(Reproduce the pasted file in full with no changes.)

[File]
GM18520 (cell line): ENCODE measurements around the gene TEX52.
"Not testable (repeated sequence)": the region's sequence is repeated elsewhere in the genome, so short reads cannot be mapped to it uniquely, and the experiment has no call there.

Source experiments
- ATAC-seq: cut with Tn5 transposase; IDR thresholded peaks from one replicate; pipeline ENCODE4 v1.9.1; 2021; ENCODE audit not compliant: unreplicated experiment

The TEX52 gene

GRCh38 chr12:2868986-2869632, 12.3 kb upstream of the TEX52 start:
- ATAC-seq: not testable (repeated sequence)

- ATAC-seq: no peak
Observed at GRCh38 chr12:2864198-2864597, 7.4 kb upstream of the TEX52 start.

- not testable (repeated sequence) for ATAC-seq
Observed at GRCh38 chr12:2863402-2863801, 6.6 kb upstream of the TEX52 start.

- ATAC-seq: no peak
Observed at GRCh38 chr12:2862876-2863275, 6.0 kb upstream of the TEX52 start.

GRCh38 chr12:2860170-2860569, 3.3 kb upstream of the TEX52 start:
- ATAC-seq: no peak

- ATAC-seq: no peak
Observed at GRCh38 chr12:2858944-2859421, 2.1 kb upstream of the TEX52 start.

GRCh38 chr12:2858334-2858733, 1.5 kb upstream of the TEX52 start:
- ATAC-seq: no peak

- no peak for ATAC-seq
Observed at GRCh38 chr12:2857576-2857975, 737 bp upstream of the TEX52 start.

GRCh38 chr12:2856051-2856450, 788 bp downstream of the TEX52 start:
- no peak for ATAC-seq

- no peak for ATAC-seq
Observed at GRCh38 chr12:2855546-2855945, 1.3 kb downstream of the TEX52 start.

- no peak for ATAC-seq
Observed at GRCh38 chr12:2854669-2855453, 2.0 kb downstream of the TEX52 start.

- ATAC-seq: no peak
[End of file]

GM18520 (cell line): ENCODE measurements around the gene TEX52.
"Not testable (repeated sequence)": the region's sequence is repeated elsewhere in the genome, so short reads cannot be mapped to it uniquely, and the experiment has no call there.

Source experiments
- ATAC-seq: cut with Tn5 transposase; IDR thresholded peaks from one replicate; pipeline ENCODE4 v1.9.1; 2021; ENCODE audit not compliant: unreplicated experiment

The TEX52 gene

GRCh38 chr12:2868986-2869632, 12.3 kb upstream of the TEX52 start:
- ATAC-seq: not testable (repeated sequence)

- ATAC-seq: no peak
Observed at GRCh38 chr12:2864198-2864597, 7.4 kb upstream of the TEX52 start.

- not testable (repeated sequence) for ATAC-seq
Observed at GRCh38 chr12:2863402-2863801, 6.6 kb upstream of the TEX52 start.

- ATAC-seq: no peak
Observed at GRCh38 chr12:2862876-2863275, 6.0 kb upstream of the TEX52 start.

GRCh38 chr12:2860170-2860569, 3.3 kb upstream of the TEX52 start:
- ATAC-seq: no peak

- ATAC-seq: no peak
Observed at GRCh38 chr12:2858944-2859421, 2.1 kb upstream of the TEX52 start.

GRCh38 chr12:2858334-2858733, 1.5 kb upstream of the TEX52 start:
- ATAC-seq: no peak

- no peak for ATAC-seq
Observed at GRCh38 chr12:2857576-2857975, 737 bp upstream of the TEX52 start.

GRCh38 chr12:2856051-2856450, 788 bp downstream of the TEX52 start:
- no peak for ATAC-seq

- no peak for ATAC-seq
Observed at GRCh38 chr12:2855546-2855945, 1.3 kb downstream of the TEX52 start.

- no peak for ATAC-seq
Observed at GRCh38 chr12:2854669-2855453, 2.0 kb downstream of the TEX52 start.

- ATAC-seq: no peak